I really like this book. I thought I’d make my opinion known at the outset as I am not a fan of reviews that make people wade through countless paragraphs before declaring their verdict. I prefer letting you know how I feel and then explaining why because at least you’ll know how I feel even if you don’t care why.
I admit I wanted this book to be good. Although I’ve never met Simon Rich, he is currently a writer at my “Saturday Night Live” alma mater and I have the same rooting interest for that show and its current inhabitants the same way I cheer on my old high school’s football team though I haven’t been a student there since 1968.
But Free-Range Chickens far exceeded all expectations as Simon has the unique ability to both zero in on life’s oddities, and create equally absurd worlds within them (“Acupuncture School”), as well as deconstruct familiar worlds (“I Think My Teenaged Daughter Knows I Read Her Diary”) and presenting them in a way that no one ever bargained for. The short pieces contained in this thin volume are not only based in intelligence, but the author also makes the assumption that the reader is equally knowledgeable about his subject matter. So when he offers some of the lesser publicized commandments that Moses was handed on Mt. Sinai, he simply presumes that the reader will not question the fact that, in total, there were 613 commandments and that not all of them are as eminently known as those first ten.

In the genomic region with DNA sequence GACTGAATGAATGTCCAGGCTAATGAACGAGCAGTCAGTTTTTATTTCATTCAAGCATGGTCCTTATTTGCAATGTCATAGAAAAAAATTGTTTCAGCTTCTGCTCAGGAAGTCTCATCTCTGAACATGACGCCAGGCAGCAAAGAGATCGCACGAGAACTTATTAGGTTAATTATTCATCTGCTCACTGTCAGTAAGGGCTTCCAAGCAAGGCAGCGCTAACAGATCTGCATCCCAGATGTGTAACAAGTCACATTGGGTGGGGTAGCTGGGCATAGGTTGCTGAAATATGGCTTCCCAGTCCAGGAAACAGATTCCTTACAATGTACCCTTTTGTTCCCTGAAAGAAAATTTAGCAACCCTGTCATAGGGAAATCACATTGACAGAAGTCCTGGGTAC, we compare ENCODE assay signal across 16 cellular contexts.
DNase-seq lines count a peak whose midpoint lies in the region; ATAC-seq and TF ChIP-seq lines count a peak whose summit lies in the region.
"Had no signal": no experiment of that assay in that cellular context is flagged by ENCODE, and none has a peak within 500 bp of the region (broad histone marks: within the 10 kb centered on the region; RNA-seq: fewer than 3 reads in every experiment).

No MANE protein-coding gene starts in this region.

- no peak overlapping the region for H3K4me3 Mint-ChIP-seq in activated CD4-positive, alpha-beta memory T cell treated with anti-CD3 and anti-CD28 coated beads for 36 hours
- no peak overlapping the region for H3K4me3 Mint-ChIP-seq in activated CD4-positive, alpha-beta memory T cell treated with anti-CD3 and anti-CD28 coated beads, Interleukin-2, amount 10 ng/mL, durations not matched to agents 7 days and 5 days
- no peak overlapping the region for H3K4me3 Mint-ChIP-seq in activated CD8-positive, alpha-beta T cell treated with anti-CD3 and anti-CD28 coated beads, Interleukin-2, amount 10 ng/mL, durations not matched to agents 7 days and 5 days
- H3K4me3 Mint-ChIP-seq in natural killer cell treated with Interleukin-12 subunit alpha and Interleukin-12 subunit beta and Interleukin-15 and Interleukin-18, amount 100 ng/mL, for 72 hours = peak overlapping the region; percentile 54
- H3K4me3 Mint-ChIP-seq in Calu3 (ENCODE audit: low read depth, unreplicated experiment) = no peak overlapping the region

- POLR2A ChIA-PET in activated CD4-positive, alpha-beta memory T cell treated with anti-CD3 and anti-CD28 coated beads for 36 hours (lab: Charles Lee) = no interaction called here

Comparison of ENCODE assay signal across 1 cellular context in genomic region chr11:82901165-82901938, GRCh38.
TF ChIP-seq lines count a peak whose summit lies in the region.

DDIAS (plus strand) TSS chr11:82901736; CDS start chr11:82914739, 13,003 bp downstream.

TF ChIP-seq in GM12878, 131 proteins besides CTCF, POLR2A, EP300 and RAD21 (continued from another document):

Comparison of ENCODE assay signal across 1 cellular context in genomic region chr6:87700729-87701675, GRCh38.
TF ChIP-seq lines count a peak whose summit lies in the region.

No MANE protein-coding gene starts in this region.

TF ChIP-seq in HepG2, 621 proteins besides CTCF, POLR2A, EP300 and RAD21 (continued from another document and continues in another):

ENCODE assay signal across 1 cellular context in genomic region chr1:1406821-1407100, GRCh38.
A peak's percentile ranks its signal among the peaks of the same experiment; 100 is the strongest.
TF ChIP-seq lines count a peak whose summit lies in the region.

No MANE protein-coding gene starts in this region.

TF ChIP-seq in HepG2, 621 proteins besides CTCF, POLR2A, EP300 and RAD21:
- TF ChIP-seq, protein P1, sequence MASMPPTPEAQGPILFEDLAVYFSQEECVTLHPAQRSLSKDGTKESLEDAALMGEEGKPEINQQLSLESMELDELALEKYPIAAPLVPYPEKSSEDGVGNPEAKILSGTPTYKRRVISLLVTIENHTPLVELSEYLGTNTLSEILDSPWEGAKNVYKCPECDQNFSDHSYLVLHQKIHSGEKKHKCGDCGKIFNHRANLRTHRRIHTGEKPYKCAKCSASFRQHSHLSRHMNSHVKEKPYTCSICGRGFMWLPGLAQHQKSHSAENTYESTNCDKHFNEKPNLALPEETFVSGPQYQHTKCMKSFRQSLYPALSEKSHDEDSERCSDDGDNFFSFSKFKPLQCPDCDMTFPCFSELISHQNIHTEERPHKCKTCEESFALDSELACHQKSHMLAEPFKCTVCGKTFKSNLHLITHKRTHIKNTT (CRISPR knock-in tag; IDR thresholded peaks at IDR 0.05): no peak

The book’s categories range from “Growing Up” to “Relationships” to “God” and, for all its dry, off-beat hilarity, there’s an inherent wisdom here that makes the illogical somehow logical or, at the very least, make as much sense as most of the courses I took in college. So, at the risk of repeating what I said at the beginning of this review, I really like this book.